Evaporation occurs when water changes from its liquid form to its vapor form. In this way, water transfers from both the land and water masses to the atmosphere. Approximately 80 percent of evaporation occurs over the oceans, with the balance occurring over inland water bodies, plant surfaces and on land. Both humidity and wind speed affect the rate of evaporation.
The speed at which air flows over the surface of water affects the rate at which the water evaporates. As the wind blows, it sweeps away airborne water particles that are in the air. The humidity of the air in the region of this evaporation is reduced, which allows more water molecules to dissipate into the air. Wind can also change the vapor pressure by moving air about rapidly, thereby causing it to expand. This process creates room for extra water vapor and evaporation will continue to occur while the wind is blowing.
Relative humidity refers to the amount of water in the air, as a fraction of the total amount the air can hold, when it is saturated. Once the air reaches 100 percent relative humidity, it is no longer able to hold water, which then condenses out of the atmosphere. The amount of humidity in the air directly affects the speed at which water will evaporate. Water vapor in the air therefore varies significantly by location.
Partial pressure influences the effects of wind speed and relative humidity on evaporation. The partial pressure of water in the air relates to the amount of water that is contained in the air. When a water molecule that returned to water replaces a water molecule that evaporated, evaporation stops, regardless of wind or relative humidity.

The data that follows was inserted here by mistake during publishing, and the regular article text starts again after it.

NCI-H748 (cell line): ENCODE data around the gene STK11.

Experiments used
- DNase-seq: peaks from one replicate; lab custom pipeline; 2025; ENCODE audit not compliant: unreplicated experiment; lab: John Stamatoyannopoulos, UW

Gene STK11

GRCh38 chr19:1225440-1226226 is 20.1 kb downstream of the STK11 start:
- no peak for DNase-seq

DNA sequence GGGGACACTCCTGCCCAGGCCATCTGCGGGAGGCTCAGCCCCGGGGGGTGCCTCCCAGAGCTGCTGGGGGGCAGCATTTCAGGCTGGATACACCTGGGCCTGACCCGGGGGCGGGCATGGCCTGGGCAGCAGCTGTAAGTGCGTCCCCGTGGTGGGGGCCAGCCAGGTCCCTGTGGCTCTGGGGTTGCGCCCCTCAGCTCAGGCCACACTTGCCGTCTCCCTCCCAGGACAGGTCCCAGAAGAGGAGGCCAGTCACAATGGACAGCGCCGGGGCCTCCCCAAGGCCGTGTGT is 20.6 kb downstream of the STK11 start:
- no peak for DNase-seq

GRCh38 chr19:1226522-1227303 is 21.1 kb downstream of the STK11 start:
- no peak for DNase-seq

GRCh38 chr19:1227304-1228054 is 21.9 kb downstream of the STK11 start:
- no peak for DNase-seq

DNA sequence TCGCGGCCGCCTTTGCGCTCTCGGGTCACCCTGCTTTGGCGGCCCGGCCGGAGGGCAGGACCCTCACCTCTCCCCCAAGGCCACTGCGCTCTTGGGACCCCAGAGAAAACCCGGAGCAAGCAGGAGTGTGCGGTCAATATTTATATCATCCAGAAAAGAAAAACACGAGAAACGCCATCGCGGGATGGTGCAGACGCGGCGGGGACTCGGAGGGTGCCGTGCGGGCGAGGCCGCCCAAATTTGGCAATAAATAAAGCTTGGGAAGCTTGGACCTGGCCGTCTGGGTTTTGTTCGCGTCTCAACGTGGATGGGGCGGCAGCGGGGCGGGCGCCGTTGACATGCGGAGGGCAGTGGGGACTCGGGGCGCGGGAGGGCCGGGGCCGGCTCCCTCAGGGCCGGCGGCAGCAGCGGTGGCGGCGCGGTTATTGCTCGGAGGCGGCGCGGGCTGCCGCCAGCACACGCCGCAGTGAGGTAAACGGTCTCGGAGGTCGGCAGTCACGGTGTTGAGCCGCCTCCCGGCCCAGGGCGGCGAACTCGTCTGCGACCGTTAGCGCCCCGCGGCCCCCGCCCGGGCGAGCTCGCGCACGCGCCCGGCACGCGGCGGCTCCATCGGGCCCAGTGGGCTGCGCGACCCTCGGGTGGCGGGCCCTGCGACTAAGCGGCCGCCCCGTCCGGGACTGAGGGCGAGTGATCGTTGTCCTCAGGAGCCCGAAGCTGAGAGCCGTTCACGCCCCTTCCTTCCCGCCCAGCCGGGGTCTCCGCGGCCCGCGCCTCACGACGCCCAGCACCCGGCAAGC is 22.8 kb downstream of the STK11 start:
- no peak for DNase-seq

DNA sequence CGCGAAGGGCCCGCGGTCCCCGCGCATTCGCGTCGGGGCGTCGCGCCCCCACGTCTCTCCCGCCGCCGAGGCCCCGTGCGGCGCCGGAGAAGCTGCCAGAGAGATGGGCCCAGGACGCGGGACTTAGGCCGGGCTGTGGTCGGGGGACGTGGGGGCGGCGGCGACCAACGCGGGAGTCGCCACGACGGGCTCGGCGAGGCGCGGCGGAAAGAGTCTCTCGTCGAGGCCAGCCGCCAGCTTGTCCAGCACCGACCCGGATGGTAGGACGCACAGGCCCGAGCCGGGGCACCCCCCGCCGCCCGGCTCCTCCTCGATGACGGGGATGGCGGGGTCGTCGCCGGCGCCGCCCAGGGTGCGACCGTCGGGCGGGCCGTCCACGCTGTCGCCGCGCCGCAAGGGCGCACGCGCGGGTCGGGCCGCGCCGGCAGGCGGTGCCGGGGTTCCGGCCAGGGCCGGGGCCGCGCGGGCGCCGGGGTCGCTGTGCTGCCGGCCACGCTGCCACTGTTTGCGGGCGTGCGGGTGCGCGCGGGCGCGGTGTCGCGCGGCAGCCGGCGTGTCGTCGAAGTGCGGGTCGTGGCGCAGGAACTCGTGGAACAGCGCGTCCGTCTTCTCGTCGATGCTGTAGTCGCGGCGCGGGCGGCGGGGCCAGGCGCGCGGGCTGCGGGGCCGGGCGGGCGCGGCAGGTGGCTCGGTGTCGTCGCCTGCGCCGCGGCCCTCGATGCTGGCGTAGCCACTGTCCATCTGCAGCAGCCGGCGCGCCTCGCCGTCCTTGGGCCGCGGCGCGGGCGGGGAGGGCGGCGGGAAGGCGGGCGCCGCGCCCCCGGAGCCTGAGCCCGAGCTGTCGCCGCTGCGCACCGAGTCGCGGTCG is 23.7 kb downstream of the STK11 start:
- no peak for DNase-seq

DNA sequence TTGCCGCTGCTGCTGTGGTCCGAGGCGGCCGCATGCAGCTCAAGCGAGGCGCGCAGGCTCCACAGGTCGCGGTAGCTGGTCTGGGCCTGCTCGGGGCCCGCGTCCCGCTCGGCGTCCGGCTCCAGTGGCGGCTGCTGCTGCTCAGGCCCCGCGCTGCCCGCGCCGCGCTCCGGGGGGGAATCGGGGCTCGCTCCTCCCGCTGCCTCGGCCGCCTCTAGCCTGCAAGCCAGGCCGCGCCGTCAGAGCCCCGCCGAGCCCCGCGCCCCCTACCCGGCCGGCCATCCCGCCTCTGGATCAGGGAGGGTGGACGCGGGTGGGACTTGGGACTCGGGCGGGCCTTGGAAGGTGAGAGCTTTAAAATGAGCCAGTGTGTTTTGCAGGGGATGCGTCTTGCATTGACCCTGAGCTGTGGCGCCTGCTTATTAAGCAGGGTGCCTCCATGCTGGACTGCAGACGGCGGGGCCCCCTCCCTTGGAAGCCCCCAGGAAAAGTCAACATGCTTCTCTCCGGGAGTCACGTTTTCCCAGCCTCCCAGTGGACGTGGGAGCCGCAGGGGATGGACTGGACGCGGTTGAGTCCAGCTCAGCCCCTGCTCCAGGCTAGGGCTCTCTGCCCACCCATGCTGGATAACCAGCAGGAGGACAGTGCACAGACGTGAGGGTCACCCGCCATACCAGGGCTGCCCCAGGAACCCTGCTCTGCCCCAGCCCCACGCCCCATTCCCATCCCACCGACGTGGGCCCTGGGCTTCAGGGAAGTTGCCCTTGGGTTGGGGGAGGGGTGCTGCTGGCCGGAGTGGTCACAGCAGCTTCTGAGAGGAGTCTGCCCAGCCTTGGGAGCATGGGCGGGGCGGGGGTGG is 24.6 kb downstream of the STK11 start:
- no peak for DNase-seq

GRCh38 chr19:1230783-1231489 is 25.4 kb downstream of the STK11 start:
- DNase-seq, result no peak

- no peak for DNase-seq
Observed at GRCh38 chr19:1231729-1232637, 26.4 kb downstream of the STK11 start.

Surface Area and Temperature
Temperature and the surface area of the water also influence the effects of wind speed and relative humidity. Water molecules are more exposed to air and more influenced by wind speed and relative humidity, the more a body of water is spread out. Water temperature affects how quickly the water particles move. A water molecule that is moving very quickly is more likely to burst from the water surface into the air. Air, being a gas, expands at higher temperatures. Warm air is therefore capable of holding more water than cold air.
About the Author
Virtually growing up in a computer repair shop, Naomi Bolton has held a passion for as long as she can remember. After earning a diploma through a four year course in graphic design from Cibap College, Bolton launched her own photography business. Her work has been featured on Blinklist, Gameramble and many others.